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(Another) Scroll Gouge Thread


David Rosales
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I recently ordered a set of Karlsson scroll gouges. At the advice of a fellow Maestronet member, I took the Karlsson sweep table and laid it over a scroll template to see which ones would be the most useful for that particular template. I thought the following gouges fit the bill:

5-10mm

7-10mm

9-12mm

19-20mm

2046762201_Karlssonsweeptable.thumb.jpg.d7f20eba49d04bd9f8a5a8bca443972d.jpg

I already submitted an order. But, after looking at my list, I realized that the two smallest gouges I ordered have the same radius, just a different length. Should I change the order before they start production and switch the 5-10mm for the 4-6mm instead? Would that make the set more useful?

 

Also, if anyone else has been looking for it, here's the Karlsson set that @JacksonMaberry ordered a few years ago:
 

 

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Yes, I'd change your order if you can.

Also, keep in mind that when cutting a scroll, you will need a larger radius than that of the scroll outline template for cutting those parts, and a smaller radius than that of the scroll for cutting the concave parts like the fluting. Otherwise the edges of the gouge will tend to dig in. (I've had that happen many times when I picked up the wrong gounge)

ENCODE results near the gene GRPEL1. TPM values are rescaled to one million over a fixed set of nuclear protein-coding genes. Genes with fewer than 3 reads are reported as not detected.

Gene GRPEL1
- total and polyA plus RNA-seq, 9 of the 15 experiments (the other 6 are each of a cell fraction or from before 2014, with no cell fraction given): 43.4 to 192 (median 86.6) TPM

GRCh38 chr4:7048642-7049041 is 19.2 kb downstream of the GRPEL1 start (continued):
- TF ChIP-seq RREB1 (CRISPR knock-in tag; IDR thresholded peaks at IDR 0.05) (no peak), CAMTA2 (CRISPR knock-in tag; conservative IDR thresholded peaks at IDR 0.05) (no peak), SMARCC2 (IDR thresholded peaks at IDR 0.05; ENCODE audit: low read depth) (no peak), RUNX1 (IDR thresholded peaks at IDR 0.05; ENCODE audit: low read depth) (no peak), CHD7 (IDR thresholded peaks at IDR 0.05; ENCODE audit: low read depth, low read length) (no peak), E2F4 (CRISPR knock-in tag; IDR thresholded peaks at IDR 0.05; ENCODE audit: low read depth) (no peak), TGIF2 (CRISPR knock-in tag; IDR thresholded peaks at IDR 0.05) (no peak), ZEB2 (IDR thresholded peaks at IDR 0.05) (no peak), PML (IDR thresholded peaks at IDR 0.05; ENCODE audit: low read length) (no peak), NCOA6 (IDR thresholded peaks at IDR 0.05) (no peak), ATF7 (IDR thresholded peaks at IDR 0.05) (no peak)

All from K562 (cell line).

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2 minutes ago, David Burgess said:

Yes, I'd change your order if you can.

Also, keep in mind that when cutting a scroll, you will need a larger radius than that of the scroll outline template for cutting those parts, and a smaller radius than that of the scroll for cutting the concave parts like the fluting. Otherwise the edges of the gouge will tend to dig in. (I've had that happen many times when I picked up the wrong gounge)

Much appreciated!

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I just measured my smaller gouges because their sweep numbers don't relate to radii.  They are 3.75mm, 8mm & 12mm.  I have managed with those three together with a flat gouge for scrolls.  The 3.75mm only does the last 1/4 turn near the eye but is good for fluting the narrow part of the volute.  A 4mm would be pretty useful.  It would be nice to have something I between the 3.75 & the 8mm but not critical. 

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9 minutes ago, David Stiles said:

I just measured my smaller gouges because their sweep numbers don't relate to radii.  They are 3.75mm, 8mm & 12mm.  I have managed with those three together with a flat gouge for scrolls.  The 3.75mm only does the last 1/4 turn near the eye but is good for fluting the narrow part of the volute.  A 4mm would be pretty useful.  It would be nice to have something I between the 3.75 & the 8mm but not critical. 

Having a perfect little gouge for the last cuts into the eye may seem self indulgent to some, but it sure is nice and I make no apologies! Good on you, we have to treat ourselves.

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9 minutes ago, David Stiles said:

I just measured my smaller gouges because their sweep numbers don't relate to radii.  They are 3.75mm, 6.5mm & 8mm.  I have managed with those three together with a flat gouge for scrolls.  The 3.75mm only does the last 1/4 turn near the eye but is good for fluting the narrow part of the volute.  A 4mm would be pretty useful.